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Athanasios Mouratidis, Willy Lens and Maarten Vansteenkiste

We relied on self-determination theory (SDT; Deci & Ryan, 2000) to investigate to what extent autonomy-supporting corrective feedback (i.e., feedback that coaches communicate to their athletes after poor performance or mistakes) is associated with athletes’ optimal motivation and well-being. To test this hypothesis, we conducted a cross-sectional study with 337 (67.1% males) Greek adolescent athletes (age M = 15.59, SD = 2.37) from various sports. Aligned with SDT, we found through path analysis that an autonomy-supporting versus controlling communication style was positively related to future intentions to persist and well-being and negatively related to ill-being. These relations were partially mediated by the perceived legitimacy of the corrective feedback (i.e., the degree of acceptance of corrective feedback), and, in turn, by intrinsic motivation, identified regulation, and external regulation for doing sports. Results indicate that autonomy-supporting feedback can be still motivating even in cases in which such feedback conveys messages of still too low competence.

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William A. Sparrow, Alison J. Shinkfield, Ross H. Day, Sarah Hollitt and Damien Jolley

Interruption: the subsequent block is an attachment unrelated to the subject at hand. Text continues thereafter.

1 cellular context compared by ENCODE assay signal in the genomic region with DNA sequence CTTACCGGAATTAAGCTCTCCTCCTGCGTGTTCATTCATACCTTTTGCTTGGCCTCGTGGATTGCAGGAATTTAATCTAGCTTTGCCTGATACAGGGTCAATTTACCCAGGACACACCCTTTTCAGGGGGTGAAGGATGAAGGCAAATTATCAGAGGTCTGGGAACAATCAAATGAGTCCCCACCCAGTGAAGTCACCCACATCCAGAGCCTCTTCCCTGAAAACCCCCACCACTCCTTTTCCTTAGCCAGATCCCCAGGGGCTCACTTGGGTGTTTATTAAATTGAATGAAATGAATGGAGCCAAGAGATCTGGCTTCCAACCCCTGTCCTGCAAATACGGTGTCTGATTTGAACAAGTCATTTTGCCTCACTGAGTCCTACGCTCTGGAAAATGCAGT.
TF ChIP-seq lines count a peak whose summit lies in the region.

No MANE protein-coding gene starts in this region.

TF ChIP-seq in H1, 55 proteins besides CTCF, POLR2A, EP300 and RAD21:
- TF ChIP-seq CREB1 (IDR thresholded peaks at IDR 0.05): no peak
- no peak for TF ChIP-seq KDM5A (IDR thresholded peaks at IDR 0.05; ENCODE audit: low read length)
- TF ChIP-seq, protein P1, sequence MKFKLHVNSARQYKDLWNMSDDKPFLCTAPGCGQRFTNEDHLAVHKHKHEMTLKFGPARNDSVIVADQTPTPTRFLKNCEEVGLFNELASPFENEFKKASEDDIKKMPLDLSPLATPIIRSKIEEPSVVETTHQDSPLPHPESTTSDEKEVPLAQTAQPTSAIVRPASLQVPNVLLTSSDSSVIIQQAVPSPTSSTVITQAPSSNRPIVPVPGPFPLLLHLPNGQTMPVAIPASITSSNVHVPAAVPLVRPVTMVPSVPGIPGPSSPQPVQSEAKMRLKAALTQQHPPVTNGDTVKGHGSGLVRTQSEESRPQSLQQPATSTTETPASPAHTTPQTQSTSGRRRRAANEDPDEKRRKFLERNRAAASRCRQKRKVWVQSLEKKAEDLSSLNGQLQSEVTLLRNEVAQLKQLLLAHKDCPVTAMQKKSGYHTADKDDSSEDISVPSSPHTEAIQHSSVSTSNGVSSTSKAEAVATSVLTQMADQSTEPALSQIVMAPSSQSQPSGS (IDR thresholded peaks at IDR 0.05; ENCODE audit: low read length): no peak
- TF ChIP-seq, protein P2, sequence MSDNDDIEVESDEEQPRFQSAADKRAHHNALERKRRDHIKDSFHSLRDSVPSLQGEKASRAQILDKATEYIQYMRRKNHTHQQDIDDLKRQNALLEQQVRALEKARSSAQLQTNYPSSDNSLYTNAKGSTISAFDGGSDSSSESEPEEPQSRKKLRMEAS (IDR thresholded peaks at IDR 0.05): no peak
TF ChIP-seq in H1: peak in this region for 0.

Recognizing a class of movements as belonging to a “nominal” action category, such as walking, running, or throwing, is a fundamental human ability. Three experiments were undertaken to test the hypothesis that common (“prototypical”) features of moving displays could be learned by observation. Participants viewed moving stick-figure displays resembling forearm flexion movements in the saggital plane. Four displays (presentation displays) were first presented in which one or more movement dimensions were combined with 2 respective cues: direction (up, down), speed (fast, slow), and extent (long, short). Eight test displays were then shown, and the observer indicated whether each test display was like or unlike those previously seen. The results showed that without corrective feedback, a single cue (e.g., up or down) could be correctly recognized, on average, with the proportion correct between .66 and .87. When two cues were manipulated (e.g., up and slow), recognition accuracy remained high, ranging between .72 and .89. Three-cue displays were also easily identified. These results provide the first empirical demonstration of action-prototype learning for categories of human action and show how apparently complex kinematic patterns can be categorized in terms of common features or cues. It was also shown that probability of correct recognition of kinematic properties was reduced when the set of 4 presentation displays were more variable with respect to their shared kinematic property, such as speed or amplitude. Finally, while not conclusive, the results (from 2 of the 3 experiments) did suggest that similarity (or “likeness”) with respect to a common kinematic property (or properties) is more easily recognized than dissimilarity.